Refusing to cut public spending would be a "betrayal" of progressive values, Nick Clegg has claimed.
The deputy prime minister argued in a speech designed to pave the way for tough economic action that cutting the deficit is the only way to return to spending money on schools and hospitals.
"This government, Liberal Democrats and Conservatives together, will not allow our hands to be forced by the markets," he pledged.
"We're going to see through the deficit production plan that will turn Britain's fortunes around."
he argument compliments a recent David Cameron speech in which he repeatedly drew attention to interest payments as a symbol of Britain's economic malaise.
"Make no mistake; this is not a task we relish, nor is it our choice," he added.
"This is the legacy that we as a new government and we the British people were left. Left by a government bankrupt of ideas and very nearly bankrupt. It is the only way we can get our public finances on a sound footing."
Mr Clegg argued spending cuts were progressive because the pursuit of social justice while taxpayers' money is spent paying the interest on "Labour's debt" was impossible.
"We have to set out a plan now so we can take control of our own future by taking action, by being responsible," he continued.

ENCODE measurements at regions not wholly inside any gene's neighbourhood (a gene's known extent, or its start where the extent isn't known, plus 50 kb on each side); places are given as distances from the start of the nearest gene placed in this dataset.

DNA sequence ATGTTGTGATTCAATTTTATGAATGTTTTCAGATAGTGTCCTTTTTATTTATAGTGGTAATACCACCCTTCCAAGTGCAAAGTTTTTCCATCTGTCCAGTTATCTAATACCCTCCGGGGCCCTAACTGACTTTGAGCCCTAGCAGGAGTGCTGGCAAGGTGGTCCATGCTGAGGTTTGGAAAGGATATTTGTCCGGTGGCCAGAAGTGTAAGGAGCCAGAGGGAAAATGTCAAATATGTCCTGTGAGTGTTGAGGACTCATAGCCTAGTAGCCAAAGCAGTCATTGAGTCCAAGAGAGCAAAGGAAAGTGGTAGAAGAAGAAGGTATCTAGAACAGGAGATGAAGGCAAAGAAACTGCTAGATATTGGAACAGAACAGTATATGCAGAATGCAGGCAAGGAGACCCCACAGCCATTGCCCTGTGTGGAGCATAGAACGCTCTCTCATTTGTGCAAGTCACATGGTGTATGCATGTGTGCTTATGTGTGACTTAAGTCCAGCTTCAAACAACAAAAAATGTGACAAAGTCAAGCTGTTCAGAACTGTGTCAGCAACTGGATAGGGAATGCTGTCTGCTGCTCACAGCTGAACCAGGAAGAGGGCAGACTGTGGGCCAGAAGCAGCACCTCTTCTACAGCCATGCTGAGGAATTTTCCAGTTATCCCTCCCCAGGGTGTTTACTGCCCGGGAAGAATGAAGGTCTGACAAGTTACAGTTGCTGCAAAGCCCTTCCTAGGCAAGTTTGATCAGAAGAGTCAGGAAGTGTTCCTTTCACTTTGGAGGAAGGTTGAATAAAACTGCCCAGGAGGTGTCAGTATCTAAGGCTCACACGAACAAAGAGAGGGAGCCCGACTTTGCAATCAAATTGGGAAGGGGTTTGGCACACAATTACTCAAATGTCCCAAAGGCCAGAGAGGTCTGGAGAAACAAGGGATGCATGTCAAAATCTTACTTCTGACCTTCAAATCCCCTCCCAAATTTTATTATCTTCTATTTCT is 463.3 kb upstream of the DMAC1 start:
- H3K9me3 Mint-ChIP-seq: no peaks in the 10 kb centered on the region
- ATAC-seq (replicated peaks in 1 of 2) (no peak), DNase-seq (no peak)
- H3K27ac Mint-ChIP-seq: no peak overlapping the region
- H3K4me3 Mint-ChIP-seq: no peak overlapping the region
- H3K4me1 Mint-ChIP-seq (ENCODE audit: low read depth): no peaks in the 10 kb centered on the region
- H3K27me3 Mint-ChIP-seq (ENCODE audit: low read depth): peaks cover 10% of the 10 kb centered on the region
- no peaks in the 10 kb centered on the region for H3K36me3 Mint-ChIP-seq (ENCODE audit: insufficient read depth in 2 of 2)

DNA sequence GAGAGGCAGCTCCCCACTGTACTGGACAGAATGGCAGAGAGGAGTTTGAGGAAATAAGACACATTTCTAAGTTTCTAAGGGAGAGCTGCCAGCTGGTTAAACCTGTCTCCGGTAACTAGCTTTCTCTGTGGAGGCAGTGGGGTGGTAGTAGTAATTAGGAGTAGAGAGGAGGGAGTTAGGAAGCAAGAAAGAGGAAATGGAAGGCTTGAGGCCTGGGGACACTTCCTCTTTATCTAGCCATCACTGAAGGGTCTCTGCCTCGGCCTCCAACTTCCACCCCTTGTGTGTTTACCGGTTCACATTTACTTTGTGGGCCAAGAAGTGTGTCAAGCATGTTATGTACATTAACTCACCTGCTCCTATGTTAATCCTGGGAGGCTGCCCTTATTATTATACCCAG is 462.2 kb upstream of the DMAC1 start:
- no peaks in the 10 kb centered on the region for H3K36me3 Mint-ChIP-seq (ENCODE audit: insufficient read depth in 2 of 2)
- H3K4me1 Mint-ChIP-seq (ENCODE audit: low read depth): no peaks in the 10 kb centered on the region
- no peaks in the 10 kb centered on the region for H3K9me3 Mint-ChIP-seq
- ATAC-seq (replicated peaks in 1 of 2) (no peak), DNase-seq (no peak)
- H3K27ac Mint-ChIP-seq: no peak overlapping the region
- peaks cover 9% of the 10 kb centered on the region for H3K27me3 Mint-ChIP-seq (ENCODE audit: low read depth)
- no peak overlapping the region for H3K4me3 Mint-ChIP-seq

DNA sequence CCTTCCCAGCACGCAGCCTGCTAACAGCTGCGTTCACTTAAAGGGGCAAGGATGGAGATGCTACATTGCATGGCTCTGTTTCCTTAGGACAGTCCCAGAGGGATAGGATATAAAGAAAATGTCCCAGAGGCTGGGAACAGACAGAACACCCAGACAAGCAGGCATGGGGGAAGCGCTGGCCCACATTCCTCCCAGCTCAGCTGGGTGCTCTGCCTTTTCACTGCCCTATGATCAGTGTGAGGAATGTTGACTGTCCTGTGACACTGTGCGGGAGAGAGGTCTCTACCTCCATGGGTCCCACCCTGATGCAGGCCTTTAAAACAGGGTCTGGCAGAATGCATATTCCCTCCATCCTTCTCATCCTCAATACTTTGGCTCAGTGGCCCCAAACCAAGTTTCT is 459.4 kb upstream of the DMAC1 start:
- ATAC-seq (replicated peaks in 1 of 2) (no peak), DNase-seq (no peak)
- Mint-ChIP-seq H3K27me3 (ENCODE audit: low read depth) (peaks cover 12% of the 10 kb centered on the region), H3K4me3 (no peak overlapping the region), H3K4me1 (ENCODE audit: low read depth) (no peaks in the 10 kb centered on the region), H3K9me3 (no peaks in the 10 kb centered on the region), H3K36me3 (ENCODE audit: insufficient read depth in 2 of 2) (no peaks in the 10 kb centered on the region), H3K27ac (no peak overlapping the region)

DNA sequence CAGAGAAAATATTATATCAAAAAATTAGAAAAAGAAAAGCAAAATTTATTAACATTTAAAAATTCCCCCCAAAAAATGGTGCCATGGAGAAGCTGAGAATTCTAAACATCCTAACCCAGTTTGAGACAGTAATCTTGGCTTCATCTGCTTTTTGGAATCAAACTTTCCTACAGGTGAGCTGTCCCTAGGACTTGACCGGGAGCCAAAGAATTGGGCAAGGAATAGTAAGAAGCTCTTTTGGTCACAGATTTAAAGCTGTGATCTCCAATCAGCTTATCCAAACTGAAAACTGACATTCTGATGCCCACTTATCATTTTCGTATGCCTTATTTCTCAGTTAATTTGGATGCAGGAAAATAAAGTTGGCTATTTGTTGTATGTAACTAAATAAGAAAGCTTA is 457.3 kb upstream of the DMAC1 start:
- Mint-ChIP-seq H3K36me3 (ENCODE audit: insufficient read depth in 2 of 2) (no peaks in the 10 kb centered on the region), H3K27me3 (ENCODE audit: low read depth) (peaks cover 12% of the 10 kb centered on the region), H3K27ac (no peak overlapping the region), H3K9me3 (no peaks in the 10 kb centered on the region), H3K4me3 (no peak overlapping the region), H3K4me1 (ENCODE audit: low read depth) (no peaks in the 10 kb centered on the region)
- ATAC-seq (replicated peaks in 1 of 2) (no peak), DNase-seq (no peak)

"By taking action, we do something hugely important - we give ourselves the chance to shape outcomes, to do all we can to bring down the deficit in a way that delivers fairness, to protect those who need it most."
The argument compliments a recent David Cameron speech in which he repeatedly drew attention to interest payments as a symbol of Britain's economic malaise.
Mr Clegg attended the Nueva Economia Forum in Madrid last week. He said teh Spanish government had seen the premium on bonds compared to German bonds jump from 0.5% to two per cent.
"As the nation with the highest deficit in Europe in 2010, we simply cannot afford to let that happen to us too," he warned.
The deteriorating situation in Europe was used as the reason for the dramatic shift in Mr Clegg's own views on the situation, as he explained why he had not demanded immediate cuts during the general election campaign.
"The world has changed since the days people advocated a looser fiscal policy. We need to adapt to those changing circumstances and change our fiscal position, too," he said.
"The choices that were available to us just two months ago are no longer available. We have to take action now so that we can still be in control of our future."